Another cause for dullness is rust and deposits on the blades. If you don’t remove the guards and let them stay on for too long, the blades will get rusty. And rust sure makes them less sharp.
Is Slipping Always Caused By Dullness?
No. I keep coming across comments online where someone says that dull skates cause slippage. And this is true, but not all of the time.
In my experience, bad technique can also make it feel like your skates are dull. If you don’t skate much each week and it feels like your skates need a sharpening a week after the previous sharpening, the problem is most likely bad technique.
How to Know When Your Skates Are Dull
There are several ways (at least 6) to determine whether ice skates are dull.
If your skates are not responding the way they always have after a sharpening that could be a sign they’re dull.
Another way to know whether your skates are dull is to use your index finger. This blade sharpness assessment method requires you to run your index finger along the edge of the skates.
Don’t press on the edge, or you will get cut. Place the tip of the finger at an angle of 45˚ to the edge. When moving the finger back and forth along the edge, notice if it catches on some spots. It does, it’s time to schedule a sharpening.
The third method involves sliding the index finger or thumb across the blade Move the finger sideways perpendicular to the blade.
Don’t worry, you won’t get cut. If the blade feels smooth, like it can’t cut your finger, this means it isn’t sharp enough and needs a sharpening.
Next, you can do a physical examination to determine if it’s necessary to take the boots to your skate tech. If you notice deposits or rust on the blades, definitely get them sharpened. Rust often happens when you leave the skate guard on for longer than necessary.
Guards are meant to prevent your expensive skates from nicks and dings. Especially when walking to and from the ice, or on surfaces without ice. Once your skates are nice and safe in a dry skate storage bag, take the guards off.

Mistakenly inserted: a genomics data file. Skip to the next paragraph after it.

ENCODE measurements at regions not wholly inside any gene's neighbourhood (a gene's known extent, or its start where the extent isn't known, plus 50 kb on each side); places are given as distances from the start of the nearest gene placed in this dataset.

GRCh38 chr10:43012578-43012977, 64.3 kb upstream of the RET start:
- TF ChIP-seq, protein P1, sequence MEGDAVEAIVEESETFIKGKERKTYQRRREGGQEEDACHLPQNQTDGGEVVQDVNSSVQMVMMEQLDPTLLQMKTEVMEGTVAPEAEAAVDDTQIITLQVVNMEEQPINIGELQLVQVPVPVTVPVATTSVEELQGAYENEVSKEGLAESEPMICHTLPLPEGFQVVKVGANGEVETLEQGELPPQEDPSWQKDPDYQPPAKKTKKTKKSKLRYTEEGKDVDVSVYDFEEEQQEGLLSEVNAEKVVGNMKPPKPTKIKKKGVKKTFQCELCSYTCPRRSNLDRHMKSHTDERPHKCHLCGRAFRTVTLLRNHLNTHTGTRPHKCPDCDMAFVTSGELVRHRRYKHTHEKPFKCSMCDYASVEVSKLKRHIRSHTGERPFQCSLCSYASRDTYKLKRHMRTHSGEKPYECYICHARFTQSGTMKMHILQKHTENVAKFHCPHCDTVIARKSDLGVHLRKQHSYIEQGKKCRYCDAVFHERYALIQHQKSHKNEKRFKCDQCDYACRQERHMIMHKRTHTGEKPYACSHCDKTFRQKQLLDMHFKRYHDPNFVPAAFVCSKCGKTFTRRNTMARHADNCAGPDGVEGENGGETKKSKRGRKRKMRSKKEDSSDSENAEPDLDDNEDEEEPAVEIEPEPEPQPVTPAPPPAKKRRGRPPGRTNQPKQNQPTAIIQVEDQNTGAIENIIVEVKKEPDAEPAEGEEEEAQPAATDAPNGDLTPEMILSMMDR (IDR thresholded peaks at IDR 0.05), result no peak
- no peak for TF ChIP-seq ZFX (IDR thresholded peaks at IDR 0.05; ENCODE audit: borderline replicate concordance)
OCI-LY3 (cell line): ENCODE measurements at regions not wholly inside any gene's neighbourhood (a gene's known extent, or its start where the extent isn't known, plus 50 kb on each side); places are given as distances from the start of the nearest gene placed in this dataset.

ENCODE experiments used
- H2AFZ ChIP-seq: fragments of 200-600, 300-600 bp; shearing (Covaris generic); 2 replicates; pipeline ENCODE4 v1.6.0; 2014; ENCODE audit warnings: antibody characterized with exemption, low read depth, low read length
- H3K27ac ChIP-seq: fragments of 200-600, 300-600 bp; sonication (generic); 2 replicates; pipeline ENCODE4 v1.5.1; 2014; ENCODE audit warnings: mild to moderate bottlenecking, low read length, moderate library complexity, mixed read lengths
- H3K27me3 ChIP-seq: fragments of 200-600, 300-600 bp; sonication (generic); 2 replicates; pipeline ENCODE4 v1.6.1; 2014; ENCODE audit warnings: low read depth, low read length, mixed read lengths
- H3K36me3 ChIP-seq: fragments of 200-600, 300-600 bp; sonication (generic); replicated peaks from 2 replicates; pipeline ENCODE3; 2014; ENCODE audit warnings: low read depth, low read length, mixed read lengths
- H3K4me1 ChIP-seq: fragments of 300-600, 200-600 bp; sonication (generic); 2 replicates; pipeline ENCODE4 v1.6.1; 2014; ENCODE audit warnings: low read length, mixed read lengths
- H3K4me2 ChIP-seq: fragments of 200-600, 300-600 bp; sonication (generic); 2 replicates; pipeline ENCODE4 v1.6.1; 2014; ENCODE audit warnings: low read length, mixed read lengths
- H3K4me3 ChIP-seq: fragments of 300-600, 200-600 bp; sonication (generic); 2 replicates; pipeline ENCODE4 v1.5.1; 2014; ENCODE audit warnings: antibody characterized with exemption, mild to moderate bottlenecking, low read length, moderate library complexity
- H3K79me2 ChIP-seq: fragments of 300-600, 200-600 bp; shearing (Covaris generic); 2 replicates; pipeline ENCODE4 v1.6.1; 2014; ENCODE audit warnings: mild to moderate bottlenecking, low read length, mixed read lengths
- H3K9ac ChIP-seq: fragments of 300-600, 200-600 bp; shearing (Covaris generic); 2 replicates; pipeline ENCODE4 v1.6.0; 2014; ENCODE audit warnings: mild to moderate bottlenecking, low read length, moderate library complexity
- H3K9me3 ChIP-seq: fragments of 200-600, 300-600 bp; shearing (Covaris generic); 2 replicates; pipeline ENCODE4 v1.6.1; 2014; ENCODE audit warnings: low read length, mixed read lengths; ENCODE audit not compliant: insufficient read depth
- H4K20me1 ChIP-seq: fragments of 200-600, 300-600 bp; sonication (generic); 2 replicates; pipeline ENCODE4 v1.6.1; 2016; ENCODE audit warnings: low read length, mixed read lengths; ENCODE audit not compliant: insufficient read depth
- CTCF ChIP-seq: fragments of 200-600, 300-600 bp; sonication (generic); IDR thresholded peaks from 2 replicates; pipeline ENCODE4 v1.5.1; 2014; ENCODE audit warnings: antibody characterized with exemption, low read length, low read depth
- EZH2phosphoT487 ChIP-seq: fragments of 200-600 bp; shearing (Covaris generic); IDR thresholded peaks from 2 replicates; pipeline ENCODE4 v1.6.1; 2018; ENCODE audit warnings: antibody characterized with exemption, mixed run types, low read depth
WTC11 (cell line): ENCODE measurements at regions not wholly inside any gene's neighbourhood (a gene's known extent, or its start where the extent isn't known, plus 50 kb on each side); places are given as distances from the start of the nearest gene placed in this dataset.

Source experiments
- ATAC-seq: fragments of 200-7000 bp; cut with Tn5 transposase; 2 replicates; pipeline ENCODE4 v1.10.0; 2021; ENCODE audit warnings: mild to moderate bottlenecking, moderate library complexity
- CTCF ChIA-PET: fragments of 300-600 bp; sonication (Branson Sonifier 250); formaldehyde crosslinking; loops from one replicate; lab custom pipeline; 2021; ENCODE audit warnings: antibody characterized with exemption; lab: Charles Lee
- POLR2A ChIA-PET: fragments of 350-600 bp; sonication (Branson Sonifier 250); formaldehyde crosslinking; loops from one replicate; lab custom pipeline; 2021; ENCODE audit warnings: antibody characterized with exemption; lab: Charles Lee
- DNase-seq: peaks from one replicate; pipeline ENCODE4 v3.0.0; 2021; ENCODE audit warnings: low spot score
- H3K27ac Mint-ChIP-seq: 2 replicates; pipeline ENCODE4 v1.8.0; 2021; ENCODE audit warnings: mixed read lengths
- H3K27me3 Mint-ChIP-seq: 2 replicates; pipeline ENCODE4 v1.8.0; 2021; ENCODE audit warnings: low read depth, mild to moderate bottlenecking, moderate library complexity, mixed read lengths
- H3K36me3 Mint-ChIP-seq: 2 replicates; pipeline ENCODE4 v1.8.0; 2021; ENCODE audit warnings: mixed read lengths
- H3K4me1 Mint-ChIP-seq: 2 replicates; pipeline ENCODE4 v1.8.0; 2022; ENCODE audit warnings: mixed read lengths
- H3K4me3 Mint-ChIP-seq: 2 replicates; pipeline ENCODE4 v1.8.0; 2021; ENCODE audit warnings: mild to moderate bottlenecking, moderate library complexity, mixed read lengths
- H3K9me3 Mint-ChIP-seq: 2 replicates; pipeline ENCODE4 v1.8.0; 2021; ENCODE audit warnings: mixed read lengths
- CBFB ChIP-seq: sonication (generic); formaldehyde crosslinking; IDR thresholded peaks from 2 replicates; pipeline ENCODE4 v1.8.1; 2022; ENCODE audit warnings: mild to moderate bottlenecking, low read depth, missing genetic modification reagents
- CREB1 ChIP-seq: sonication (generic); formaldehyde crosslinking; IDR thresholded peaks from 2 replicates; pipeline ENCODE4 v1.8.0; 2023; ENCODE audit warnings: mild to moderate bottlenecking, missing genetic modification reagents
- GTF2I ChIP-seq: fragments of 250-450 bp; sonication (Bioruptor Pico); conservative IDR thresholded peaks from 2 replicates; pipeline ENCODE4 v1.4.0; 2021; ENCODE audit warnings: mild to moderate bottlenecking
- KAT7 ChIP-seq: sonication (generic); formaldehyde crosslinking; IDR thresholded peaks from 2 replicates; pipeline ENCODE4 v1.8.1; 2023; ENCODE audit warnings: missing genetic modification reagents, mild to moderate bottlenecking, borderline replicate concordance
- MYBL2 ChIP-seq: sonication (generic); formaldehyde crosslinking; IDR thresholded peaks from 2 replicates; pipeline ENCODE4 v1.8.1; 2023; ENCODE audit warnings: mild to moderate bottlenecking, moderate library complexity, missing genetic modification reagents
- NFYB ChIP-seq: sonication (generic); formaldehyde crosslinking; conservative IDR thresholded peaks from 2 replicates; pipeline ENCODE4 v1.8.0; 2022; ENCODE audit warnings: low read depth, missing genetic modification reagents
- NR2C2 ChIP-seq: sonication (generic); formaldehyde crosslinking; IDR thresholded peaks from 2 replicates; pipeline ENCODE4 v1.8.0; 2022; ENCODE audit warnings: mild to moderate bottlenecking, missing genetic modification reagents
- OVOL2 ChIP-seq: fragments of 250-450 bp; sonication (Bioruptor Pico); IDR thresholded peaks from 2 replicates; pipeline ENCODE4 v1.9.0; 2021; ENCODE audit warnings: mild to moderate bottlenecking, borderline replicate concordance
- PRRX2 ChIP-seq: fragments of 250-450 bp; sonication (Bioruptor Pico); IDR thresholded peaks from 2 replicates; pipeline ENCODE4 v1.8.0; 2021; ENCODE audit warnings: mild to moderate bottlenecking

And whenever you are in doubt, consult your coach. Ask them if they think your blades need a sharpening or not.
You may also ask the skate-sharpening guy at the shop what they think. Well, skate shops may not always know what’s best for you.
In some cases, it’s best to approach the skate sharpener with clear instructions in mind. Tell them what you want and that’s it.
I have found that the best sharpeners have long waitlists. You may have to book your sharpening a week or two prior to the day you need them sharpened.
Can I Skate in Freshly Sharpened Skates?
You certainly can, but for many skaters adapting to a fresh sharpening takes a couple of games.
I know a competition skater who gets her ice skates sharpened a day before the event. But she does skate down some of the sharpness later in the day.
Me? It takes a week skating at least 3 times to get to the right “feel.” Every skater is different, and what feels great to you might feel overwhelming for someone else.
Skating on Dull Ice Skates: Final Thoughts
While you can skate on dull skates and still enjoy yourself, it’s not a bad idea.
Getting comfortable gliding around on unsharpened skates feels comfortable and familiar. However, it often leads to bad skating habits that detract from your overall technique.
Inspecting your skates for nicks, feeling the blades with a finger, and noticing changes such as frequent falls and slippages are indicators of dullness in ice skates.
Tell me: do you ever skate on dull skates and if yes, do you enjoy it? Or do you only skate on properly sharpened skates? Tell me about your preference in the comments box below.